Industry Experts Reflect on Cyber Commission Report

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Sam Visner, ICF

Sam Visner, ICF

On Dec. 2, President Obama’s Commission on Enhancing National Cybersecurity released its final report. The nonpartisan committee was chaired by former National Security Adviser Tom Donilon, and focused on critical infrastructure, the internet of things, public awareness and education, workforce challenges, and governance and accountability across stakeholders.

One notable aspect of the report’s recommendations was its emphasis on public-private partnerships. That was what was most exciting to Gus Hunt,Accenture Federal’s managing director and former CIA chief technology officer.

“Cybersecurity is something that affects everybody,” he told WashingtonExec. “All businesses, all governments, all individuals. It’s not something that any one segment can take by themselves; it’s going to take us acting together.”

Those actions range from building a roadmap to improve security of digital networks to creating exchange programs to developing an educated and experienced cyber workforce. One action item, for example, is for the next president to create an initiative to grow the workforce by 100,000 people by 2020.

These are some big numbers, said Barry Barlow, CTO at Vencore, but they’re not unprecedented. For example, the space workforce came together in seven years.

“I think [the cyber workforce]is an area where we do have to focus, perhaps more so than STEM,” he said. “The flip side of that is that it’s going to create a challenge because we’ve been focusing now for years on building out STEM efforts, and now we’re going to have to focus in on one part of that.”

That’s not the only case where the report’s recommendations will require a change in direction for initiatives already in place. Some of the public-private partnerships the report recommends already exist. Vencore, for example, is already part of the Defense Industrial Base Cybersecurity Sharing program, known as DIB or DIB CS. That program is run through the Defense Department. Additionally, the Computer Emergency Readiness Team is run out of Carnegie Mellon, and Commerce Department has numerous of different multistakeholder efforts to improve cybersecurity.

“It’s going to be challenging where you have to expand those partnerships ” Barlow said, “and I think they’re going to have to be addressed on an individual action-by-action basis.”

Samuel Visner, senior vice president of cybersecurity and resilience at ICF, and a professor of cybersecurity policy, operations and technology at Georgetown University, went a bit further.

“The report might have served us a little better if it had discussed … the need to build a more unified effort for homeland security and national defense,” he said. This “National Cyber Protection Agency,” as Visner called it, “would perhaps give us an organizational champion that could operate as a strong partner to U.S. CYBERCOM” and would coordinate those many partnerships.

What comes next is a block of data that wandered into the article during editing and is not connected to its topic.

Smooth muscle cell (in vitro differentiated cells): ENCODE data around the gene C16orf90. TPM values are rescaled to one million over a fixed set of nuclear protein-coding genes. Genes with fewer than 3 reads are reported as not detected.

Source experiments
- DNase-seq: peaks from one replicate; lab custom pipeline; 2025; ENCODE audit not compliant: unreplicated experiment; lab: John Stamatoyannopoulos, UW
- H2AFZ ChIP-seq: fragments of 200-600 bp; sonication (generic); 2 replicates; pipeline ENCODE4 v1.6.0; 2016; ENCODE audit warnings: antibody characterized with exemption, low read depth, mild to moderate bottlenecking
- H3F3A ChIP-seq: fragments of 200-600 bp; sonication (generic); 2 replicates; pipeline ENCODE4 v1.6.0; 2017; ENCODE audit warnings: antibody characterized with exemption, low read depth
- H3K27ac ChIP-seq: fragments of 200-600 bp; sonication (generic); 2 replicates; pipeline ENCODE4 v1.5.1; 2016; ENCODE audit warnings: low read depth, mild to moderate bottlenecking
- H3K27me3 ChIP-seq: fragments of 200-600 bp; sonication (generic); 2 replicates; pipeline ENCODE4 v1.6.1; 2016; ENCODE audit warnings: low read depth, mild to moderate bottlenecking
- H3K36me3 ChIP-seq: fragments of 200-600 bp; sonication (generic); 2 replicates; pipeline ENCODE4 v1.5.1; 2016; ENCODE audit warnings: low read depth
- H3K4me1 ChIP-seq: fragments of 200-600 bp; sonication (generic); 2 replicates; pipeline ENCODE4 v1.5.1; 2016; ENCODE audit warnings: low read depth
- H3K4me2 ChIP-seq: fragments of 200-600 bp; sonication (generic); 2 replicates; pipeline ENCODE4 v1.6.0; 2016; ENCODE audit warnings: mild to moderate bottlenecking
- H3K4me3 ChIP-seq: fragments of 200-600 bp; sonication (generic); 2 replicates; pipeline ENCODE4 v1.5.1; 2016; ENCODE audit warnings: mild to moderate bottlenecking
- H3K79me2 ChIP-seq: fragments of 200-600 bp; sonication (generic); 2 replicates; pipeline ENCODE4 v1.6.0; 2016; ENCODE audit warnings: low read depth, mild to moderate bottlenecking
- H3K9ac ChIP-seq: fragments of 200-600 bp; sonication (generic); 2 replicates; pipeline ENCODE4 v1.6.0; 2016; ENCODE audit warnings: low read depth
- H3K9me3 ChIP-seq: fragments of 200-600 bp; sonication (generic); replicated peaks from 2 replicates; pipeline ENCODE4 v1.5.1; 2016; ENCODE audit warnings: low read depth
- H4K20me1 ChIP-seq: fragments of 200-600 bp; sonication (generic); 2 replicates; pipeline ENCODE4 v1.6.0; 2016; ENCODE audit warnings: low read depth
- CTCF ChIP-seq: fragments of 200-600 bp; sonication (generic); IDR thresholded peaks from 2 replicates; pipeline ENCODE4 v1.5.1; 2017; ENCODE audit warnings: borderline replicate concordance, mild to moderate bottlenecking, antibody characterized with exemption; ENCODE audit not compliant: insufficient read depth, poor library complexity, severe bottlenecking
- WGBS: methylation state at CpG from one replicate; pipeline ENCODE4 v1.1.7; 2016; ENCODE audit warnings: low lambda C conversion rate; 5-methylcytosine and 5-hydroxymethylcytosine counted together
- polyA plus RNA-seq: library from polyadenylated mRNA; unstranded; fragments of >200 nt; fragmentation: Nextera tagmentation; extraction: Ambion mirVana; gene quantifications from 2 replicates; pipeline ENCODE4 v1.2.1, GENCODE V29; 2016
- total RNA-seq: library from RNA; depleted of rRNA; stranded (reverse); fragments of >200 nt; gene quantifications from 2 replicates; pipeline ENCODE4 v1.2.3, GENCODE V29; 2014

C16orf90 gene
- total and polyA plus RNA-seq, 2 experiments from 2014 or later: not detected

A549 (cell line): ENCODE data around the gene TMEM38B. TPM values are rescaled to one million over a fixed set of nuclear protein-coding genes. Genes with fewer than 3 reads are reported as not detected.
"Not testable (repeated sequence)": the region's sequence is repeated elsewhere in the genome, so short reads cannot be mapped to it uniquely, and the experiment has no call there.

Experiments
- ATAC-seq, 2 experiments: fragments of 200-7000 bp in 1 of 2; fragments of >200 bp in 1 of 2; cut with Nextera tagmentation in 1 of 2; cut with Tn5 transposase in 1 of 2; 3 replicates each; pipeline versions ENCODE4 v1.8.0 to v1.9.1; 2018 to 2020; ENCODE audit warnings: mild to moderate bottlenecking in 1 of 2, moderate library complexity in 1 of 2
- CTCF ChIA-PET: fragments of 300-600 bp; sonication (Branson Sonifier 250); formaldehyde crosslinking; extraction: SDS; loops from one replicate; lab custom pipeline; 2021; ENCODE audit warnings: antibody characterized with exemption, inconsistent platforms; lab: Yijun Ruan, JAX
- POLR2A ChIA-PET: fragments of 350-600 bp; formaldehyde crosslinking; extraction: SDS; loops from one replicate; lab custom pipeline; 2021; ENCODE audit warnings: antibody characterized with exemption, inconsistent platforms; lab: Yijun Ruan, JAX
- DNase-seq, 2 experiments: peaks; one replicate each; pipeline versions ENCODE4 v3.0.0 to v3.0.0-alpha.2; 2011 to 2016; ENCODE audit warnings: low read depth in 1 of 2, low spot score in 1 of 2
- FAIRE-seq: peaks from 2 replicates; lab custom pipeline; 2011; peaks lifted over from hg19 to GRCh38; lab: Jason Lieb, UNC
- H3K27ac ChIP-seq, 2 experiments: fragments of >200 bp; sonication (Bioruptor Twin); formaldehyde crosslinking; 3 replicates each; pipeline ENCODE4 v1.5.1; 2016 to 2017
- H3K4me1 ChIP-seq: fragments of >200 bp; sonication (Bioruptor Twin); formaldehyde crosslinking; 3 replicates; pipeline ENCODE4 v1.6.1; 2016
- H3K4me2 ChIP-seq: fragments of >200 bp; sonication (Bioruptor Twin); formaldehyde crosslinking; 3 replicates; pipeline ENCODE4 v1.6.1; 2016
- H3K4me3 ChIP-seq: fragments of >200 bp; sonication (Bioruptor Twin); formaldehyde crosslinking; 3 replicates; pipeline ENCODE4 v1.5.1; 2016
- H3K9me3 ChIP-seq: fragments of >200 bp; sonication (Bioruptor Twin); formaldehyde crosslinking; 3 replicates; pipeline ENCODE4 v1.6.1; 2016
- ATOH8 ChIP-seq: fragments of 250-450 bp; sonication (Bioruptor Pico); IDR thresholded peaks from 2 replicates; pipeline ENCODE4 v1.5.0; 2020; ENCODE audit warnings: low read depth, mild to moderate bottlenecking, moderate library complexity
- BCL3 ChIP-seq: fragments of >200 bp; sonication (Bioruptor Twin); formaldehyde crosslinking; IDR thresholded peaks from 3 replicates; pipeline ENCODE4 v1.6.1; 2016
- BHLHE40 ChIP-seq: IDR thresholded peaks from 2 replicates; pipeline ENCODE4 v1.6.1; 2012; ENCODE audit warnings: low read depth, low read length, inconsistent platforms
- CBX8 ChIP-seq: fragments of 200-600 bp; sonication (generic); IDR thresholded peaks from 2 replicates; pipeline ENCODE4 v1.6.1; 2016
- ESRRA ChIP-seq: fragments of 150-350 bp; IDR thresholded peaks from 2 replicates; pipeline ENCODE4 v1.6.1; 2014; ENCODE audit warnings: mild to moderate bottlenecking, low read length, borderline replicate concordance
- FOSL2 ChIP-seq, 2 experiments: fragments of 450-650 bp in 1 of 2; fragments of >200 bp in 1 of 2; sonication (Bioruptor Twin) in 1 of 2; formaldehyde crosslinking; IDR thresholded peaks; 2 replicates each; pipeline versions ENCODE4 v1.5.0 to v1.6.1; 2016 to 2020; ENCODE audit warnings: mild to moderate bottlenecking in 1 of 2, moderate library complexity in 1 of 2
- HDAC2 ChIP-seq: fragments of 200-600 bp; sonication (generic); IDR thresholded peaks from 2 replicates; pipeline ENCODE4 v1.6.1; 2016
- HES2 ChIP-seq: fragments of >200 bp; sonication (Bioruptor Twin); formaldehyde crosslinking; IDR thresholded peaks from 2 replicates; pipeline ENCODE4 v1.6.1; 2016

Similarly, the creation of a broader, better defined cybersecurity research and development community would help leverage the work many companies and organizations like ICF are already doing.

“There are models we could borrow from, like after World War II and the Cold War,” Visner said, which would enable us to better integrate new innovations.

But it will be key, Hunt said, to make sure those innovations approach security holistically.

“One of my concerns is that cyber is treated as a separate thing which is problematic,” he said. “We need to think about it at a systems level, and not just at a ‘things’ level: Think about the half-life of a cybersecurity solution. Tools are important, but it’s really going to be about who can think about the space [as a whole]and how to secure the environment as it changes.”

Some of Accenture’s recent research, for example, has focused on some of the more human elements of cybersecurity, such as trust.

There are six imperatives in the report, each with its own list of recommendations and action items. When asked about how realistic these recommendations were, each industry expert was optimistic.

“There’s nothing in the report that I think cannot be achieved in terms of our national resources,” Visner said. “What we need to do is decide how these efforts are going to be led and what is the organizational structure around which they are going to be led.”

Related: Army Breaks Ground on New Cyber Command Complex

 

 

 

 

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